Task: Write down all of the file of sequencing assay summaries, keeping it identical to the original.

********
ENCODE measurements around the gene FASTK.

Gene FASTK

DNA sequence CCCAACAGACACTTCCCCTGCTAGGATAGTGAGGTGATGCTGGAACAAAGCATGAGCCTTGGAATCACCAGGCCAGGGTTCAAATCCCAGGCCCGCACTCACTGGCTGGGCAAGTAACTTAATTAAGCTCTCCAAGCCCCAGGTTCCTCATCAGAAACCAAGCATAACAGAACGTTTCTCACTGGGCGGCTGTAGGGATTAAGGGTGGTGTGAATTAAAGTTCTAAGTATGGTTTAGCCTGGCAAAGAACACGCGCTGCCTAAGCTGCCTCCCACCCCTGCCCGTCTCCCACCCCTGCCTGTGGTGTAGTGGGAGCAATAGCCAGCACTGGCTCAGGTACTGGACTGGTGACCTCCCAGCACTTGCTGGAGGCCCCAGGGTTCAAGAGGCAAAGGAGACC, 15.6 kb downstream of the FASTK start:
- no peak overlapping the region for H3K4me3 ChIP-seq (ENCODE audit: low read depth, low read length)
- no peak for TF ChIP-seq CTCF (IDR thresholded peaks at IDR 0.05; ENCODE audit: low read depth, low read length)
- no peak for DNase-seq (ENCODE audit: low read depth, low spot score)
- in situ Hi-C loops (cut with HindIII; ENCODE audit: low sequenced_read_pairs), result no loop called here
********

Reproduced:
ENCODE measurements around the gene FASTK.

Gene FASTK

DNA sequence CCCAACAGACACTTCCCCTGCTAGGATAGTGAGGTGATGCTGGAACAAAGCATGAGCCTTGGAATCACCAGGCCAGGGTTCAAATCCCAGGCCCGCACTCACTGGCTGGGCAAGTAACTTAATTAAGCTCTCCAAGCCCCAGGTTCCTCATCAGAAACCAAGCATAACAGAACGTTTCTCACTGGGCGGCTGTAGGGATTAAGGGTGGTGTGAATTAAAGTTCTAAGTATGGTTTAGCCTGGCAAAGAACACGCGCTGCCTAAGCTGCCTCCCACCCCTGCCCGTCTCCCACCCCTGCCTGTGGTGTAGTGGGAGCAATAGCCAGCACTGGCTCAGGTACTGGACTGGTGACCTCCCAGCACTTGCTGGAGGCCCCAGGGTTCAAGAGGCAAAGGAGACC, 15.6 kb downstream of the FASTK start:
- no peak overlapping the region for H3K4me3 ChIP-seq (ENCODE audit: low read depth, low read length)
- no peak for TF ChIP-seq CTCF (IDR thresholded peaks at IDR 0.05; ENCODE audit: low read depth, low read length)
- no peak for DNase-seq (ENCODE audit: low read depth, low spot score)
- in situ Hi-C loops (cut with HindIII; ENCODE audit: low sequenced_read_pairs), result no loop called here